Two weeks ago, we joined more than 80 activists in standing shoulder-to-shoulder outside McDonald’s in Times Square protesting the fast-food giant’s continued resistance to do better for chickens.
The demonstration was the latest action in the effort to demand that the most famous name in food commit to meaningful changes for chickens -- changes that some of their largest competitors, like Subway and Burger King, have already made.
On the ground with activists was award-winning actress Edie Falco and her son, Anderson, showing their support for the cause. When asked why this work was important, Falco said:
“Well, I think that a lot of the horrible animal abuse that goes on, to a large degree, is because people don’t know, ya know? They’re in denial about where there food comes from. And I think events like this, which make it clear what it actually looks like, what you’re eating, what you’re actually participating in, on some level making okay, is this horrible thing. You need to know about it… [Chicken] doesn’t just appear like that on your plate.”
Falco, joined by dozens of other concerned consumers, commanded a sizeable audience from the passing pedestrians and McDonald’s patrons, many of whom stopped to learn about the suffering in McDonald’s supply chain. What did they think? Like thousands of others across the country, they acknowledged just how reasonable the proposed commitment is. One breakdancing citizen was so inspired, they ended up putting on an activist’s chicken costume and contorting for the camera.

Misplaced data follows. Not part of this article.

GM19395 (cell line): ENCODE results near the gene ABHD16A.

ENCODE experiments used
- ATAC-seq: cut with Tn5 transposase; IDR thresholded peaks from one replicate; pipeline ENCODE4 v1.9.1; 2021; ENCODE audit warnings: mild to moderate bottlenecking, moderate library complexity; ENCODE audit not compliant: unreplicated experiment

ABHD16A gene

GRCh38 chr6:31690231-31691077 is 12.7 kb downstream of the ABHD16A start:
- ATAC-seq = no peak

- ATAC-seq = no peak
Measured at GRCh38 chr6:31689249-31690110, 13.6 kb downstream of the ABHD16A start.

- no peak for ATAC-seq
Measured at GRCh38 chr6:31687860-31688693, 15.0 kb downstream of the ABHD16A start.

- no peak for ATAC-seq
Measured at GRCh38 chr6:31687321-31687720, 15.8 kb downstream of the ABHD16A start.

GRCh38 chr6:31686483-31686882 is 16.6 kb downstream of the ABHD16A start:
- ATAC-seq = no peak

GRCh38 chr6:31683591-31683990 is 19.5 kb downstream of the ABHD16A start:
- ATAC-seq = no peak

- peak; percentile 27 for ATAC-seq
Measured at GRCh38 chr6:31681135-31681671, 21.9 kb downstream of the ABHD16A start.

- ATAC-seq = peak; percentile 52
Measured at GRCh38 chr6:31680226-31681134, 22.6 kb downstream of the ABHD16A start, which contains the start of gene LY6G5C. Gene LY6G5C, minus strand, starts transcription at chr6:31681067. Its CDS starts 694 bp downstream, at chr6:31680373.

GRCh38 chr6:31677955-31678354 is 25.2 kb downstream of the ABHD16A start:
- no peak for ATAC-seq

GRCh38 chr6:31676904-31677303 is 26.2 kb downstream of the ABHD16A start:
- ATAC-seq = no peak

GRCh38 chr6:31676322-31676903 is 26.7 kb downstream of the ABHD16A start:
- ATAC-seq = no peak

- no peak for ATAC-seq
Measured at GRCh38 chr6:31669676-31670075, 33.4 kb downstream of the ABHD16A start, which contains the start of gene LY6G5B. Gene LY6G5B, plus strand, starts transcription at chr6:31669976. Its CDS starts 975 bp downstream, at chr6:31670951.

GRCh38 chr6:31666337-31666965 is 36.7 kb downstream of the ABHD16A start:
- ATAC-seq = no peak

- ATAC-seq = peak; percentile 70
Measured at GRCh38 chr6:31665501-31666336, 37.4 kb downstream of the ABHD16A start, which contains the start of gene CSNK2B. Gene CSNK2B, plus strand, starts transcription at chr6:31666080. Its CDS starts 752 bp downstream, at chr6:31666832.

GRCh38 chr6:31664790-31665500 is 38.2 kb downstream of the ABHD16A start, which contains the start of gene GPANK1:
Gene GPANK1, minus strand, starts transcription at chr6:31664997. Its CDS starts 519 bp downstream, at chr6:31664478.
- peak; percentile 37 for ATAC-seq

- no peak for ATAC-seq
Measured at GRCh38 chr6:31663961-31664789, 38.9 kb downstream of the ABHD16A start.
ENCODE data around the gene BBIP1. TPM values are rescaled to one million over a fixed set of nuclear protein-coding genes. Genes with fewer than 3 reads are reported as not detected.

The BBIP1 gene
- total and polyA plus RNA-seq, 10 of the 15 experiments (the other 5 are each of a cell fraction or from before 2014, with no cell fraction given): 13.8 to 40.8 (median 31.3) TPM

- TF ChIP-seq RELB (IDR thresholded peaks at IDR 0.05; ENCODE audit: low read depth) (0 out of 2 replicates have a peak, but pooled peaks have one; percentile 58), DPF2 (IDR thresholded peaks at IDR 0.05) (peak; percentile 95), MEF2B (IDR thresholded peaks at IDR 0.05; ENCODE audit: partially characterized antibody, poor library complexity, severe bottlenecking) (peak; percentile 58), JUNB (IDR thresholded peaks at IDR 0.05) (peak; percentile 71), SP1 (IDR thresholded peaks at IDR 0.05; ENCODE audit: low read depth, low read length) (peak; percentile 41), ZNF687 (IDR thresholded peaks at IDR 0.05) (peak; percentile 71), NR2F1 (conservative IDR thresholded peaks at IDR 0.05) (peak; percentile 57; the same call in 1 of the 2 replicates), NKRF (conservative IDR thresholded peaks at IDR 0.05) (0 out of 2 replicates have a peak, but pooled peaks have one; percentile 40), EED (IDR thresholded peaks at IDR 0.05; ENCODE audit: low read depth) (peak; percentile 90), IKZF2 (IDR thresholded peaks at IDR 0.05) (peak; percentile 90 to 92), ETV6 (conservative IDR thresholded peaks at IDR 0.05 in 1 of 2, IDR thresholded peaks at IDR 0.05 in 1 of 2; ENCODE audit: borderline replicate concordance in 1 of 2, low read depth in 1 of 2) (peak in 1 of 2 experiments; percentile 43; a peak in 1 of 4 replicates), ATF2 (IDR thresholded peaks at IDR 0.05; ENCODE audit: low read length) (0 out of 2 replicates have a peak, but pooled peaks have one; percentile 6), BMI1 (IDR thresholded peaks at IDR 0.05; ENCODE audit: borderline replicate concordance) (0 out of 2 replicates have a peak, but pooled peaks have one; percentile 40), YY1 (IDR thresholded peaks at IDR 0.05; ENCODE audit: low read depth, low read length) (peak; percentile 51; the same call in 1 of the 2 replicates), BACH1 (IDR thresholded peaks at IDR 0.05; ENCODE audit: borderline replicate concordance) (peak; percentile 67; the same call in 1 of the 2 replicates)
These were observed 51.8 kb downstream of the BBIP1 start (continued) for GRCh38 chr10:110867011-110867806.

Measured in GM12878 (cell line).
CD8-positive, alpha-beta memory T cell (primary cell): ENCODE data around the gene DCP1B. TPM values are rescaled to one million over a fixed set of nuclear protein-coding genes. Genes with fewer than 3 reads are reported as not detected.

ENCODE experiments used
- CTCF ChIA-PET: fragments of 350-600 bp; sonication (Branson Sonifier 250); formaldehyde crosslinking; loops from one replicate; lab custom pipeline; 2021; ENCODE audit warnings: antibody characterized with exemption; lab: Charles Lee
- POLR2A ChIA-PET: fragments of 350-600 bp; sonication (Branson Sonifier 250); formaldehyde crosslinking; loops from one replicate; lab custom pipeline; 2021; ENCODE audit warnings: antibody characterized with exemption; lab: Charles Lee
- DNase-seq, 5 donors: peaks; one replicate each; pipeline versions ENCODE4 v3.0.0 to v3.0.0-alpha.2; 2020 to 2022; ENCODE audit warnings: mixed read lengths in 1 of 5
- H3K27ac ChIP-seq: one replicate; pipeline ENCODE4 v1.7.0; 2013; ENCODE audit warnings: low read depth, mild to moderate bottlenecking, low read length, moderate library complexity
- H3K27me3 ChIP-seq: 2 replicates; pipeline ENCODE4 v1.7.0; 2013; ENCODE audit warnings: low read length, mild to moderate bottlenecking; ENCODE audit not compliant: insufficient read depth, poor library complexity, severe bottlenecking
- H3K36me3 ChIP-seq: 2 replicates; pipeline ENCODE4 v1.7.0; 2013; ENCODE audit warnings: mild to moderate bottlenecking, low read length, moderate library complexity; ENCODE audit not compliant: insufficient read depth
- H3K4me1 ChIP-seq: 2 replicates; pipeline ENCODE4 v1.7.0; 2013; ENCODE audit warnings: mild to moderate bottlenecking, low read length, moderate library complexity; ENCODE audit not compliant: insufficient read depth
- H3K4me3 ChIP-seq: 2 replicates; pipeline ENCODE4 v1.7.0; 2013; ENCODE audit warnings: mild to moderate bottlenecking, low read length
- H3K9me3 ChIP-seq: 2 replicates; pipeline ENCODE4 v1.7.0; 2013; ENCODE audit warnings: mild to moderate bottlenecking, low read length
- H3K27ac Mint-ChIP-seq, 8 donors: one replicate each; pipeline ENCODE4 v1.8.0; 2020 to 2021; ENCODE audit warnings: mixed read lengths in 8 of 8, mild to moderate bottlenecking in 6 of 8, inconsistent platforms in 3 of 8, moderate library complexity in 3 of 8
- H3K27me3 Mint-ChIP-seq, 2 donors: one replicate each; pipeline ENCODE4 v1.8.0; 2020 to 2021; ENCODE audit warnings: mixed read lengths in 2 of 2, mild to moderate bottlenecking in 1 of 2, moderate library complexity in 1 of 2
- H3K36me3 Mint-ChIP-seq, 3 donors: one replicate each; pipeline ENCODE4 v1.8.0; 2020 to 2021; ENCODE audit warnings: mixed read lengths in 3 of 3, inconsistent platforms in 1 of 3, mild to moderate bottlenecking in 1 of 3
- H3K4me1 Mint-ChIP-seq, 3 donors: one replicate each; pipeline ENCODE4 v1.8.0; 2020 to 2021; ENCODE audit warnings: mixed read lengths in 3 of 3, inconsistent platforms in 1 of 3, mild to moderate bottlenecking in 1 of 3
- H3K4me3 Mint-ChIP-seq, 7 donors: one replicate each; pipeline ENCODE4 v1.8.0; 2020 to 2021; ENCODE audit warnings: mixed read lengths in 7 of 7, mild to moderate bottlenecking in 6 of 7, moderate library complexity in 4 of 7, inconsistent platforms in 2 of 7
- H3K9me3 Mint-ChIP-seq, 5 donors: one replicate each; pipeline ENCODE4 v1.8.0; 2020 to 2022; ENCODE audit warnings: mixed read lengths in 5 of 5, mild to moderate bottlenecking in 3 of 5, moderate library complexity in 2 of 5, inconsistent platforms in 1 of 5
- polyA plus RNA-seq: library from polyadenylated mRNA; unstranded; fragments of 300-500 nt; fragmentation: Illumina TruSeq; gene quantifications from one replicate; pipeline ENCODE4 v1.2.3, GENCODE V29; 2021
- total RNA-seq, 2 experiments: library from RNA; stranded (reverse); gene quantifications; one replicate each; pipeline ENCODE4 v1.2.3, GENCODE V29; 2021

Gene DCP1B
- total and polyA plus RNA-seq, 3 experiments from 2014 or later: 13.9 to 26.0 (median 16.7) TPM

Currently, more than 90% of all factory farmed animals in the United States are chickens raised for meat -- that’s more than 9 billion animals a year! Millions of those animals are raised for McDonald’s menu items. Crammed inside of barren, dirty, dimly-lit sheds, the modern chicken is born and raised to suffer. Growing at such an unhealthy rate means that their legs are often physically unable to support their own weight, causing chronic pain and injury. All of this suffering, just to produce meat that’s less nutritious than consumers think it is.
A few weeks back, we walked straight up to McDonald’s doorstep in Chicago to deliver more than 200k signatures on a Change.org petition urging McDonald’s to adopt common-sense animal welfare improvements. While company representatives guaranteed the signatures got to the appropriate decision-makers, they’ve yet to make any public statements so far.
Along with other animal protection organizations, we continue to encourage customers to ask McDonald's to do better for chickens. Check out this giant ad in Times Square!